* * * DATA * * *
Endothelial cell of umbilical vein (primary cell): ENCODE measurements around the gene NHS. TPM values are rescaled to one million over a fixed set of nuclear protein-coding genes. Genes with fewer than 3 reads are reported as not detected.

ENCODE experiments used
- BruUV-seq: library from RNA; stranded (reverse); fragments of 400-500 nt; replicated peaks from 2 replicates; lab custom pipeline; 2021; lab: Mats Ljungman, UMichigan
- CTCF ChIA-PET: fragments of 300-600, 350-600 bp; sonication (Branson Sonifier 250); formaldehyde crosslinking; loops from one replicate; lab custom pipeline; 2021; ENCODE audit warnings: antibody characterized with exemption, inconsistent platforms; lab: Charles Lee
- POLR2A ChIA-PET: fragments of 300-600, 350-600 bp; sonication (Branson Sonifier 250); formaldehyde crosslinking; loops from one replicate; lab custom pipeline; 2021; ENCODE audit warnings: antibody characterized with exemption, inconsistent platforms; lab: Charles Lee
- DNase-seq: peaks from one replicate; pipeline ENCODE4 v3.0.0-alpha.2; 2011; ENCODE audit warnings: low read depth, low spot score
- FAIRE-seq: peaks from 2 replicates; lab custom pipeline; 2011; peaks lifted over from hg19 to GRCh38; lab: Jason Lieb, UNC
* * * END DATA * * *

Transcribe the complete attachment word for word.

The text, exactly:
Endothelial cell of umbilical vein (primary cell): ENCODE measurements around the gene NHS. TPM values are rescaled to one million over a fixed set of nuclear protein-coding genes. Genes with fewer than 3 reads are reported as not detected.

ENCODE experiments used
- BruUV-seq: library from RNA; stranded (reverse); fragments of 400-500 nt; replicated peaks from 2 replicates; lab custom pipeline; 2021; lab: Mats Ljungman, UMichigan
- CTCF ChIA-PET: fragments of 300-600, 350-600 bp; sonication (Branson Sonifier 250); formaldehyde crosslinking; loops from one replicate; lab custom pipeline; 2021; ENCODE audit warnings: antibody characterized with exemption, inconsistent platforms; lab: Charles Lee
- POLR2A ChIA-PET: fragments of 300-600, 350-600 bp; sonication (Branson Sonifier 250); formaldehyde crosslinking; loops from one replicate; lab custom pipeline; 2021; ENCODE audit warnings: antibody characterized with exemption, inconsistent platforms; lab: Charles Lee
- DNase-seq: peaks from one replicate; pipeline ENCODE4 v3.0.0-alpha.2; 2011; ENCODE audit warnings: low read depth, low spot score
- FAIRE-seq: peaks from 2 replicates; lab custom pipeline; 2011; peaks lifted over from hg19 to GRCh38; lab: Jason Lieb, UNC